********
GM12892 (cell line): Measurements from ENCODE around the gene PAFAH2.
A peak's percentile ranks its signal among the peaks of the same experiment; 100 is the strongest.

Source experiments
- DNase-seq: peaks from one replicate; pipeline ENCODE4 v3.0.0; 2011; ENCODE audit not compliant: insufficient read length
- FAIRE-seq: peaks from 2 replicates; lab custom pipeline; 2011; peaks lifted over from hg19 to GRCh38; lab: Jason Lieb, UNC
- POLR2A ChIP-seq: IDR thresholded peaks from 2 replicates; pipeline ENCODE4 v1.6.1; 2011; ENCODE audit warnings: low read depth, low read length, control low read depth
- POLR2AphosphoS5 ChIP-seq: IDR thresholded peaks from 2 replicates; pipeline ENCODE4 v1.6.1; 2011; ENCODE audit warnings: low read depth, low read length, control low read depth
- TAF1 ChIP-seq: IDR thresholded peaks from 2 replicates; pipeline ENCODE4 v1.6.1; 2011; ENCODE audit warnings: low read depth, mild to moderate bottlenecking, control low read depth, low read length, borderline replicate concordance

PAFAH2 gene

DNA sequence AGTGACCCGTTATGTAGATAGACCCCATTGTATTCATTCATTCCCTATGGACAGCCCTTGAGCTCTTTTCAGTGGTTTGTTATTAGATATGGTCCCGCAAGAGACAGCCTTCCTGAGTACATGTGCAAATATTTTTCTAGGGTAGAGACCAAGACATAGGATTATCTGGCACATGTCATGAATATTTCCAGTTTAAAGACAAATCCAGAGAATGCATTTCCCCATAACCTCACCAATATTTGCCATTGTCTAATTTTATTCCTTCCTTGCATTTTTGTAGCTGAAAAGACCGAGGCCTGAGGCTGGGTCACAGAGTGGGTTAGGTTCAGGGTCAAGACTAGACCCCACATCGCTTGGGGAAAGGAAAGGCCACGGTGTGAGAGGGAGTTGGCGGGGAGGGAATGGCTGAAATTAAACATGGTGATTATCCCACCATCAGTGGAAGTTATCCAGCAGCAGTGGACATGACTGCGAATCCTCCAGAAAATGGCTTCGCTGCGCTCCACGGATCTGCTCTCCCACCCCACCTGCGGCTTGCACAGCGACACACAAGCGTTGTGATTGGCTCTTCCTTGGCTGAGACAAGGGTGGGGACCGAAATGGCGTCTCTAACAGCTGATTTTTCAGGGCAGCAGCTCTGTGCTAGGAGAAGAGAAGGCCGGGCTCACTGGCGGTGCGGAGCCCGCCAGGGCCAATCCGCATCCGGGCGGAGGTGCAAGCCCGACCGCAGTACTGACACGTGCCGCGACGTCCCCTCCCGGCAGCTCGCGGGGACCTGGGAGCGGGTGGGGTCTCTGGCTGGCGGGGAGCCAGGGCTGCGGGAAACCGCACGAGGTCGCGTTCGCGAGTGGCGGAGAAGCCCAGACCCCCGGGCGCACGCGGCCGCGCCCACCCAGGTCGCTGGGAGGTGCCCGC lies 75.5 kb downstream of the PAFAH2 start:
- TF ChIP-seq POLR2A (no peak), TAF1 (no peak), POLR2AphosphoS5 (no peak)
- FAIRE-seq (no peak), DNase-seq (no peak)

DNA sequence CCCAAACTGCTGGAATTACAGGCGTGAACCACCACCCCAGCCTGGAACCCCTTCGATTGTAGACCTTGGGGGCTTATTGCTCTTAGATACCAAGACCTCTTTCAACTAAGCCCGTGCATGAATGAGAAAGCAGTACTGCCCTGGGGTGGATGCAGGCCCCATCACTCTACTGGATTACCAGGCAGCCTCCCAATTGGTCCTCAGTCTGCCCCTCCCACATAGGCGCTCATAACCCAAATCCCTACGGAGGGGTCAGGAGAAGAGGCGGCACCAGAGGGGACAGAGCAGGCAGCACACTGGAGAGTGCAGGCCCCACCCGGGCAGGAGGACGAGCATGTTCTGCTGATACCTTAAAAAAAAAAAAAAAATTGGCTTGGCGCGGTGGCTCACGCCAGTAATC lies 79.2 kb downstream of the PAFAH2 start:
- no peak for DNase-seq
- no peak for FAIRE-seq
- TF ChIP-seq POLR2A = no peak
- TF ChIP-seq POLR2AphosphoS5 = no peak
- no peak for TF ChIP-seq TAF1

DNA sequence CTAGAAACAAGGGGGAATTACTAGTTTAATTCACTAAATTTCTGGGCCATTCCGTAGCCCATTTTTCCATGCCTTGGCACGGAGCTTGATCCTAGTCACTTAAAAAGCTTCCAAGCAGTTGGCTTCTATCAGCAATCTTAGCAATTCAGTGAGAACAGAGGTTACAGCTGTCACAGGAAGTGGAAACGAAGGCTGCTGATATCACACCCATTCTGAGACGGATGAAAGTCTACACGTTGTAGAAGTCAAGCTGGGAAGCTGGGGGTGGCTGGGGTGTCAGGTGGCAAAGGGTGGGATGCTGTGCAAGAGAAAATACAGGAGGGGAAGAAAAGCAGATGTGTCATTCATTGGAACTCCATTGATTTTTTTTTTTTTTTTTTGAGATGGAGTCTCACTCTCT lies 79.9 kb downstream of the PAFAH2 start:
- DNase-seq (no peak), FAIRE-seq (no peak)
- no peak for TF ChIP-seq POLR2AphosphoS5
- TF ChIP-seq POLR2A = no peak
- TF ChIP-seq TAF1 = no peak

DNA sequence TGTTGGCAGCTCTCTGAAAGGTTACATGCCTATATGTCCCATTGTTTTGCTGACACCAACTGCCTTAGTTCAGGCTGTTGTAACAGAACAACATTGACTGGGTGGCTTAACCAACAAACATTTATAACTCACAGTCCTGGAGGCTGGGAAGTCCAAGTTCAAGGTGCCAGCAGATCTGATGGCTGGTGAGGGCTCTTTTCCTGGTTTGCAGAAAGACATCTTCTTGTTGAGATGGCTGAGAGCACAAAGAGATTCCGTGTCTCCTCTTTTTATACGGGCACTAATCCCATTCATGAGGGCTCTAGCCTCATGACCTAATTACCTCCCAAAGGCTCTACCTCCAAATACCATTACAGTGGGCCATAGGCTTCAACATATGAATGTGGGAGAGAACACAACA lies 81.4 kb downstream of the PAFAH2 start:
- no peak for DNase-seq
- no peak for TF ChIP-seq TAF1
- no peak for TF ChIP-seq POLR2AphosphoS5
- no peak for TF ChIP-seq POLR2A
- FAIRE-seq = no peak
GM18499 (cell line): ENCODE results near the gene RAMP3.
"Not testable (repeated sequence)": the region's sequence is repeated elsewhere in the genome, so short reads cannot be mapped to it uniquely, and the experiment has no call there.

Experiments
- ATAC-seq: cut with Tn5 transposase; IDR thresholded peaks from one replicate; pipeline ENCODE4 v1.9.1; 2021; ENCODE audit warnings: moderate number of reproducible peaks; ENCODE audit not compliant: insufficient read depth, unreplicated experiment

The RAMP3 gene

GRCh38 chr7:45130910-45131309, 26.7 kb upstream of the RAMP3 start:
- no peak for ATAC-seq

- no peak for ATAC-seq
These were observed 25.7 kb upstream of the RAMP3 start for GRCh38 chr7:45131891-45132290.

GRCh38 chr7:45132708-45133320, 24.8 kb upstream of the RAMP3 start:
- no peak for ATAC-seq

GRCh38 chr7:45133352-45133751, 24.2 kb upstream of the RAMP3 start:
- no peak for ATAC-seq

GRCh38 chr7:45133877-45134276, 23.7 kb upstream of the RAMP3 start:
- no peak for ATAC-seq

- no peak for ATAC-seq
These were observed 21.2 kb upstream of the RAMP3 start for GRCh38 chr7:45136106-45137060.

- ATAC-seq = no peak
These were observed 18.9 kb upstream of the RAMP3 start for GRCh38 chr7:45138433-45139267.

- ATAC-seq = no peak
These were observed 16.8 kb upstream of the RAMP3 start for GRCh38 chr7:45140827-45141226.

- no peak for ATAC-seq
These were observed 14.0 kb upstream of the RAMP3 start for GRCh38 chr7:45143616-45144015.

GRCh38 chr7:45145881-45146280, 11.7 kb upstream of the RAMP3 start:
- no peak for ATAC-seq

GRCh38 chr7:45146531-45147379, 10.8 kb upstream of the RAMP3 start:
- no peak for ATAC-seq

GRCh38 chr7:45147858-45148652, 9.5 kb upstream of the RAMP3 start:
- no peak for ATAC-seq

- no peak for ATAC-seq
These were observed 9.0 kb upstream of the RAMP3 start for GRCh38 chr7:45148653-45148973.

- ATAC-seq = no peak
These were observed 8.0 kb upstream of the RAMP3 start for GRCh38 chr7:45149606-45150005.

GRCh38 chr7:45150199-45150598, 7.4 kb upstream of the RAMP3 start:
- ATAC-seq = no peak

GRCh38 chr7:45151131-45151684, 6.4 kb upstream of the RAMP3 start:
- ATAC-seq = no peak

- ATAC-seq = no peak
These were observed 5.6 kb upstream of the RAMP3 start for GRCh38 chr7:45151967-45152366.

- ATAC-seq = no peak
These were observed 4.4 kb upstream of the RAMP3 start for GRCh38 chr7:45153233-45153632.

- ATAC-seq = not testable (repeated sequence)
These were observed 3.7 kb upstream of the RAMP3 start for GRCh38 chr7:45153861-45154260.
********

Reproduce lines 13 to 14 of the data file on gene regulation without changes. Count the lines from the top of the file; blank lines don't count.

DNA sequence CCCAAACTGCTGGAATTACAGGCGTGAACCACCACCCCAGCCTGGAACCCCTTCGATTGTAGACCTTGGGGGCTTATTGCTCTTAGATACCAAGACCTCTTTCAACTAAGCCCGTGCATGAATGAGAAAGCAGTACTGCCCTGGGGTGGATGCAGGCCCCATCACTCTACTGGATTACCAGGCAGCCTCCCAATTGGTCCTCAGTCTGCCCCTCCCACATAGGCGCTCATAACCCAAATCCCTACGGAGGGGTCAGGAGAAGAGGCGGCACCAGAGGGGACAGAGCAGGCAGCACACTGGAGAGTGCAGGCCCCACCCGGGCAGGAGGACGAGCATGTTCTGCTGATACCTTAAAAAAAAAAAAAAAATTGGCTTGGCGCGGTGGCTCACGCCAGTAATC lies 79.2 kb downstream of the PAFAH2 start:
- no peak for DNase-seq